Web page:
Bulletins from the Pacific Packet Radio Society - page 056


To: Hank
From: Den
Re: AMICON interim standard

Here are suggestions for the interim standard:

1) physical protocol

a) medium- Let's use our 15KHz unwisely for the time being, and keep an AFSK standard until better modems can be produced. We are committed to building the AMSAT 23cm linear amplifier, and should use the available 600KHz digital channel up there for low- and high- speed experiments. We are contacting other Universities who are experimenting with coding and modulation schemes, looking for the best, easiest system.

b) connection- RS-232-C is standard; also, let personal computer owners use their TNC's through whatever (parallel) scheme their TNC allows-- it matters not to the AMICON net.

2) Link Level-

a) Present and future VADCG and TAPR boards will be using HDLC; let's stick with it.

b) addressing- The present TAPR board and future VADCG boards will be using dynamic addressing, which presents no fundamental problems. The "net control" or "station node" is a very simple function which may be handled by the linking TNC. The amateur call sign is wasteful of byte-space in systems with fast turnaround times, while a single byte is all that is required for unique addressing at the local area net level. Checking into the net controller is identical to checking into the link, since they can be the same device (not required, but easy to implement). The loss of the network controller is then the loss of the link, and vice-versa, so that there is only one central point of failure, identical to the case of having no net control. The place for the amateur call sign is at the network level, so there will be no need for the transmitting station to know the binary address of the receiving station-- no bulky, global routing tables are required.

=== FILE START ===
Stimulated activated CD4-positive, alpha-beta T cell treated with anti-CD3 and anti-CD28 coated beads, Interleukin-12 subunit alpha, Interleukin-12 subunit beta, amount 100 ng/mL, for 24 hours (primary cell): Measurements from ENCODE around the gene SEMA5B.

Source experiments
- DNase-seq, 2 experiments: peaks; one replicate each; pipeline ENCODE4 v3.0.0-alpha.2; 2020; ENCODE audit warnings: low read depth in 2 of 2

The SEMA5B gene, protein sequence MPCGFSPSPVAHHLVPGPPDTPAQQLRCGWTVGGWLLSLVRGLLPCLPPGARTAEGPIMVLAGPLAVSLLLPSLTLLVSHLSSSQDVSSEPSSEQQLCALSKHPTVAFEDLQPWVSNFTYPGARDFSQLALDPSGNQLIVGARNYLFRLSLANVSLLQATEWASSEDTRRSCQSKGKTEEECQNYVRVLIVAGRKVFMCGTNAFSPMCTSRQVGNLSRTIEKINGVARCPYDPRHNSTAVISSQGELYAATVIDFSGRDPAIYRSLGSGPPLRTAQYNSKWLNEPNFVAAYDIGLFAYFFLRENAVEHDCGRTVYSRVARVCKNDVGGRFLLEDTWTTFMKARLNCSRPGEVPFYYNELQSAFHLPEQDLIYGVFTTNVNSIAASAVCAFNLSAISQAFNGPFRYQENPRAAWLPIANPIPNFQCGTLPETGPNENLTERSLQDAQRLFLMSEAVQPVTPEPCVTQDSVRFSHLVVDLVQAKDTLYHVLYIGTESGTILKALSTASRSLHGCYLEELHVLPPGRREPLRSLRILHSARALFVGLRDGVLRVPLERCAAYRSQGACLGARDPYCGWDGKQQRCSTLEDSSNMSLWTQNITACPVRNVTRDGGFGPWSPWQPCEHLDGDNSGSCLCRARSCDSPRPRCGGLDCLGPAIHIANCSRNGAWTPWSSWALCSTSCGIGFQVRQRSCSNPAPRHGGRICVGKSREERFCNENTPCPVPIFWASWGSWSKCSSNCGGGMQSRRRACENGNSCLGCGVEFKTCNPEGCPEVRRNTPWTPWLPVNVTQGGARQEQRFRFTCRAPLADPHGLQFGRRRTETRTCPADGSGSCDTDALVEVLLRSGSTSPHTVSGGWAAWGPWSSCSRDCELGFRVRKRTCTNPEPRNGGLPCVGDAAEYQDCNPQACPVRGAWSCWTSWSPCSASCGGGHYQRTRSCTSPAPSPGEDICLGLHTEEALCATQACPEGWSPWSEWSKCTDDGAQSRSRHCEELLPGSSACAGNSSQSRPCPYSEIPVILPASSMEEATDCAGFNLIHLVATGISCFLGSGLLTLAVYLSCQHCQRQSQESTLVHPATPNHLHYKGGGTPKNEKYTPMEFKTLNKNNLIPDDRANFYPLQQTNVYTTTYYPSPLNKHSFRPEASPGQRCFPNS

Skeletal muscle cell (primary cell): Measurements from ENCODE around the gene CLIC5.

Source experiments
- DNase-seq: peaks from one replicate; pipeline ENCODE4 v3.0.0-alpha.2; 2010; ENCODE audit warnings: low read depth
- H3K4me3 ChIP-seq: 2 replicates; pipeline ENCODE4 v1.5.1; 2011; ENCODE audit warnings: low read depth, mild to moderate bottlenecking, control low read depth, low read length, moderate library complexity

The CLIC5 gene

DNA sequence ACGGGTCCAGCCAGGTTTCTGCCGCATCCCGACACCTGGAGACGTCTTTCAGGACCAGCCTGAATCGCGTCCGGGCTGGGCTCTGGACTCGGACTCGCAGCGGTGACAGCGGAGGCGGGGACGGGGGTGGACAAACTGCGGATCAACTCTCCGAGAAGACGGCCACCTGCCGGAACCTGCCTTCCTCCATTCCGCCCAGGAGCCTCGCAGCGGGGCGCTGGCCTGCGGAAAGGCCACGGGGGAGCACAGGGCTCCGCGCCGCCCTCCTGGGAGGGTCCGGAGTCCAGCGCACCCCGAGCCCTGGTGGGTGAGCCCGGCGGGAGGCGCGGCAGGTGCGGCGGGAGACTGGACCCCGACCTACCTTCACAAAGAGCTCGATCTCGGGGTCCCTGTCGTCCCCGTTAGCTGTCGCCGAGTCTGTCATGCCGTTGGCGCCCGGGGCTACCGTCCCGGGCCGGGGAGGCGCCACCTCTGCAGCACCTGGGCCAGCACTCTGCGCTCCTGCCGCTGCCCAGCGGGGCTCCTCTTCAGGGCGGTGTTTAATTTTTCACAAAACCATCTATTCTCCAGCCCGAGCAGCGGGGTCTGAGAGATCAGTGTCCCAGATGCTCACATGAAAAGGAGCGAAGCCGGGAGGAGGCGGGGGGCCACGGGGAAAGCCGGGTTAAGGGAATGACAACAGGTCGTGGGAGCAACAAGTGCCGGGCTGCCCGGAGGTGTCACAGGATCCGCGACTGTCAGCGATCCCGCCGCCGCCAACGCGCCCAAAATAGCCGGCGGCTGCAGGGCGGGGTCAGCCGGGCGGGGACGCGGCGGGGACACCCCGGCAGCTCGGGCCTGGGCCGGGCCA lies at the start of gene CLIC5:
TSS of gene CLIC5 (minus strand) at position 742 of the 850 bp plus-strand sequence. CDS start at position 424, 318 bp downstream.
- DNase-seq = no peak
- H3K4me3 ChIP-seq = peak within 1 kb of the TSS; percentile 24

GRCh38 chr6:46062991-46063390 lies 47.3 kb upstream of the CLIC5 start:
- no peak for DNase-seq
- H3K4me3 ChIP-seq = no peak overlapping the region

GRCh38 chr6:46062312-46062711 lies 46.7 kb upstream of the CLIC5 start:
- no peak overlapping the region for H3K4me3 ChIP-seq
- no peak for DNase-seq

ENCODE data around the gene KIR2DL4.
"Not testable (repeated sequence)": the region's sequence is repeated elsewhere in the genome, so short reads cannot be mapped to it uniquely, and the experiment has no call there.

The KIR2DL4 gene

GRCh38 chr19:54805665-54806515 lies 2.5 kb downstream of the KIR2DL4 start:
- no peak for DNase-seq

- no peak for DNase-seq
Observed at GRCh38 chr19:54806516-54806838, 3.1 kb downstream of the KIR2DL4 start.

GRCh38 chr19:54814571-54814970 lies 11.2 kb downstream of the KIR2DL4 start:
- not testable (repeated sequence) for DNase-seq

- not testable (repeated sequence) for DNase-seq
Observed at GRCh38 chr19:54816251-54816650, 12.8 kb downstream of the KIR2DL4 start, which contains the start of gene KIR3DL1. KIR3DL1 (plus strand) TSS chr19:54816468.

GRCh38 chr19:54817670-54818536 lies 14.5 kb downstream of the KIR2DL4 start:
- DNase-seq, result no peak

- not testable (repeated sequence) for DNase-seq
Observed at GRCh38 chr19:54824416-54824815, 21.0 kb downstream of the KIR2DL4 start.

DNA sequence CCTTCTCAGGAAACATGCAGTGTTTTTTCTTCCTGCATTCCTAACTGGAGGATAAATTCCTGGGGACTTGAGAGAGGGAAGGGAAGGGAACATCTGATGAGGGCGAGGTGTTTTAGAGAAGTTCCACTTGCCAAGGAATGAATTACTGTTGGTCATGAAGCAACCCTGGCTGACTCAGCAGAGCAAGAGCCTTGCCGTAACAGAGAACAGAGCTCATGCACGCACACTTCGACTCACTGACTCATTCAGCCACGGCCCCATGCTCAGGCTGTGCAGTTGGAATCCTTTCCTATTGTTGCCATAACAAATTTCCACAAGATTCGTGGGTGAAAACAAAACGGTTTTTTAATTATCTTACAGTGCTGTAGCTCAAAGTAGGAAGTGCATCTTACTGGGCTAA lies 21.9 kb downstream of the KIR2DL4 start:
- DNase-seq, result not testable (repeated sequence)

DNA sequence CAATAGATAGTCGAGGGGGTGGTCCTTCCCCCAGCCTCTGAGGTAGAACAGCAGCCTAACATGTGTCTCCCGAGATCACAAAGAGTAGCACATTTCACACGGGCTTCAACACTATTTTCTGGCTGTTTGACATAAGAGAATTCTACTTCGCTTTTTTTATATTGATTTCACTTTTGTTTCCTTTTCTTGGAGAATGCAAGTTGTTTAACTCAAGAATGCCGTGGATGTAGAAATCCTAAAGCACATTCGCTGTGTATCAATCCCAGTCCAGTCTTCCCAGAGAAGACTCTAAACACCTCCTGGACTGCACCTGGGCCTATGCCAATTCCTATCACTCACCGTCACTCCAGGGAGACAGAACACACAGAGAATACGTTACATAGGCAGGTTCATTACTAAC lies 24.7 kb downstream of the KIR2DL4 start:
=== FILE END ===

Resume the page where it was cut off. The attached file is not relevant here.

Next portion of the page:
It is unfortunate that the original VADCG boards used the temporary expediency of assigning unique addresses to each board while the group was waiting for the station to station protocol to be completed. This has led to a de facto standard which will require changing all PROMS out in the field when VADCG completes their protocol. The concept of multiple ID's, common in most commercially available LAN'S, has momentarily been lost to amateur radio, and with that loss goes several simple sub-net and server access schemes.

In the opinion of most of the network TNC hardware designers,

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